Former Bavarian Prime Minister and elder statesman of a key party in Angela Merkel’s governing coalition has spoken out on the emergence of Donald Trump as President-Elect of the United States.
Remarking that President-Elect Trump’s policies would mean “a lot” of change and “especially for Europe”, former Christian Social Union party Bavarian Prime Minister Edmund Stoiber said the change would also bring opportunity.
Speaking in an interview with Focus magazine, the retired premier articulated particular hope for a thaw in relations between the West and Russia, that in comparison to the “very frosty” relationship between Obama and Putin Trump would probably deal with the Russian leader “on a personal level”.
Acknowledging that Mr. Trump would probably follow through on his comments about dialling back military support of NATO nations which failed to meet their treaty obligations — which presently is most NATO states — former Prime Minister Stoiber said European nations would have to pay more for their own security. He remarked: “Our armament spending will have to go up… and we must solve the problem of migrants from Africa ourselves. No one can help us”.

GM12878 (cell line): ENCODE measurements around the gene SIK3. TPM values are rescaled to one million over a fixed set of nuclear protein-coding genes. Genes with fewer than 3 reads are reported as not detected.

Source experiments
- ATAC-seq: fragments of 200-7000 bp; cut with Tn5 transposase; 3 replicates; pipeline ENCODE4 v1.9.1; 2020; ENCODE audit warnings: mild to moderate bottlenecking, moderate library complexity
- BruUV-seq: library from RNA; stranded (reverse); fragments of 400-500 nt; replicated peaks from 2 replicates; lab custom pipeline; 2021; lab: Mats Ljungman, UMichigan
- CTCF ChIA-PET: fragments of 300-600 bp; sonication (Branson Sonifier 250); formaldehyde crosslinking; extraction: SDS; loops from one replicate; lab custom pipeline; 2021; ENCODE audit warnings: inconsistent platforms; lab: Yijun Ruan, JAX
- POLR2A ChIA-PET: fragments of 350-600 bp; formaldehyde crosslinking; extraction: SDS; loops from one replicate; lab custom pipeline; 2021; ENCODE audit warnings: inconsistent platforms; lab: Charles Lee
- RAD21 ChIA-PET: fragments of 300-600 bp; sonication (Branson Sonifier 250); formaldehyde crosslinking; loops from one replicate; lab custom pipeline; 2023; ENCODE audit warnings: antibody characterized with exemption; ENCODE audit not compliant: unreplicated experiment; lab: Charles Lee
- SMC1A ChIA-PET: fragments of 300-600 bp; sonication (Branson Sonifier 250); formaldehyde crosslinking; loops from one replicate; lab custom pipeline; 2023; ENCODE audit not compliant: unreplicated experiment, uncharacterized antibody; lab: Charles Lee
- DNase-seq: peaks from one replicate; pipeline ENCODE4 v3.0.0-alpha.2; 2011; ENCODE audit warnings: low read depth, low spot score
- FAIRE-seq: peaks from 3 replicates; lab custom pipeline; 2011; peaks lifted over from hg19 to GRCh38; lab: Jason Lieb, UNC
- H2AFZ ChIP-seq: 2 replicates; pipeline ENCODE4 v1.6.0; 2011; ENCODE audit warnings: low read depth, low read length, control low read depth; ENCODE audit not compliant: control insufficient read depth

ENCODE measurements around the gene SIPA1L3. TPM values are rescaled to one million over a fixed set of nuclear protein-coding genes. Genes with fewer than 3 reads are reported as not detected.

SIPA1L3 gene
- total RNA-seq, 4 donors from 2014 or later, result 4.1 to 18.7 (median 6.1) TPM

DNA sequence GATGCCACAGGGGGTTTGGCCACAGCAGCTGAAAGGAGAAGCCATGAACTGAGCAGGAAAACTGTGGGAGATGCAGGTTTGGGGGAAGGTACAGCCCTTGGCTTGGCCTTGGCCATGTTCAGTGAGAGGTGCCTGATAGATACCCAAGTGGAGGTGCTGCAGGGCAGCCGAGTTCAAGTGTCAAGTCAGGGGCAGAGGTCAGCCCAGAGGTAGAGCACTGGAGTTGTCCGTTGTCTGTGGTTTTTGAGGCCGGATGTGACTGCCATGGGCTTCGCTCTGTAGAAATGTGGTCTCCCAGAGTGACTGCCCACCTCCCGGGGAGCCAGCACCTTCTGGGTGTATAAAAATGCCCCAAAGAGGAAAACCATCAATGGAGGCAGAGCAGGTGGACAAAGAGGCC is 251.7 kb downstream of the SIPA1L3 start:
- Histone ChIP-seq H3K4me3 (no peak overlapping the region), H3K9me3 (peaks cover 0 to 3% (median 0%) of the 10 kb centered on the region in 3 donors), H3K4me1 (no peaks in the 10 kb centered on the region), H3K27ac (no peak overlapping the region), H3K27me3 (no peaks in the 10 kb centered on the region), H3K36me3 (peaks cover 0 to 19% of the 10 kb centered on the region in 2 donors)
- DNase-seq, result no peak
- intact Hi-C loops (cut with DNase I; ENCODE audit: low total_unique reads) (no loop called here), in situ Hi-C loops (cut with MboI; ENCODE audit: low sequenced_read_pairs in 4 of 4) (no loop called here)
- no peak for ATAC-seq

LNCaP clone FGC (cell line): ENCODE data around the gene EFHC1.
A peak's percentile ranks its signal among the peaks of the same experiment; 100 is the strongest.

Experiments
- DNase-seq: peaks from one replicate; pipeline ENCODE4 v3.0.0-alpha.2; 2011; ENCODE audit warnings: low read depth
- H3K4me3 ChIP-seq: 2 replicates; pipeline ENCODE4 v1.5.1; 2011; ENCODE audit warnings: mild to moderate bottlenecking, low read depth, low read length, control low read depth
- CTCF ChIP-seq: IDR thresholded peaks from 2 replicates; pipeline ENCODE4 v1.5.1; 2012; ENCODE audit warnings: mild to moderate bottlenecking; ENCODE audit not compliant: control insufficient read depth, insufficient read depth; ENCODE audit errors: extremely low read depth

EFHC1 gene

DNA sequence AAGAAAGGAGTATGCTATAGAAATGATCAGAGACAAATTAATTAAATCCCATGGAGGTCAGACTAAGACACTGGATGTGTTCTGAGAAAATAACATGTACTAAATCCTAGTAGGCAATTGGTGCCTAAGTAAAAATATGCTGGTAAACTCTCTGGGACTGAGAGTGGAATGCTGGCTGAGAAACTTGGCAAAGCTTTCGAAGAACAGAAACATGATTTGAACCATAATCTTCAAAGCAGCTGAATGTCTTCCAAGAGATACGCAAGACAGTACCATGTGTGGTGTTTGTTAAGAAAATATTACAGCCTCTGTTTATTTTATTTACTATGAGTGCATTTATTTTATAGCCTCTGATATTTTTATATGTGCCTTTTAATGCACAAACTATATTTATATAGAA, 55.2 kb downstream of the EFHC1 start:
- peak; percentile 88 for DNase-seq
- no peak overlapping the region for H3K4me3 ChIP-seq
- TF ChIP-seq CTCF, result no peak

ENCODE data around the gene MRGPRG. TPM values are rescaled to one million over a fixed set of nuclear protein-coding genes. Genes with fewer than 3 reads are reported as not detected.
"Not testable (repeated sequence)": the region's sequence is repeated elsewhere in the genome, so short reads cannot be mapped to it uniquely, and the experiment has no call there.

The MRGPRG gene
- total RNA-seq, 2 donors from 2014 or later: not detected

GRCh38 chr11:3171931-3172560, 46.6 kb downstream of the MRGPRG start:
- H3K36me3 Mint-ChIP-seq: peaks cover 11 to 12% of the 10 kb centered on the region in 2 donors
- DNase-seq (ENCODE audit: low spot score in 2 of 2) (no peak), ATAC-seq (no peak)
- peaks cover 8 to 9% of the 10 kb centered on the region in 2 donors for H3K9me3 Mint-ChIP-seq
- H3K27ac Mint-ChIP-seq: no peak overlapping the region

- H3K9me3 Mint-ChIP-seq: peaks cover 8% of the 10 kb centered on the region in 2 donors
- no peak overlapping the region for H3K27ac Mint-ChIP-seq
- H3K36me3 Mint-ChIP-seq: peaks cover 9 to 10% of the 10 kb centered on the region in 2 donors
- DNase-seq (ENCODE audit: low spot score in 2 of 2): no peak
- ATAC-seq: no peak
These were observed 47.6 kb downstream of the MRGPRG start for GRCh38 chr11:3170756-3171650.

Moving on from the potential opportunities for Europe following the Trump vote, Mr. Stoiber criticised the shrill response from many in Europe. Remarking on the shock in Europe and the revulsion at the prospect of a Trump presidency, he said: “I am amazed at the haughty criticism in Germany and Europe of the US voters.
“The media landscape was unanimously of the opinion that Clinton will win and Trump is impossible. This is a disgrace for the media and Democrats in the US and particularly for the elites in Washington.”
Noting the widespread anger at the establishment in the United States had a mirror in Germany and that Trump had characterised Clinton as “the Merkel of the United States”, the politician said to avoid a similar upset German politics had to be willing to “openly discuss everything… the people are worried and sometimes use language that is not politically correct. But we can’t dismiss it”.
“America shows what happens when the distance between the establishment and the little man becomes so great that someone can exploit this conflict for themselves.”
The main beneficiary of this disconnect between ordinary people and the establishment in Mr. Stoiber’s native Germany is the populist insurgent party Alternative for Germany (AfD), which continues to enjoy strong poll ratings and record achievements in local elections.
AfD vice-chair Alexander Gauland also criticised the hysterical reaction to Trump in Germany, especially remarking on the comments of the German defence minister who called Trump’s victory “a great shock” and inferred concern at some of Trump’s key policies.
Gauland spoke out, saying: “I call on all German politicians, no matter what party affiliation, to moderation and prudence in this matter… It is highly embarrassing how hysterical the rest of the government team is.”
The AfD leader also spoke on President-Elect Trump’s comments on the NATO alliance, saying it was now time for Germany to “act more independently”.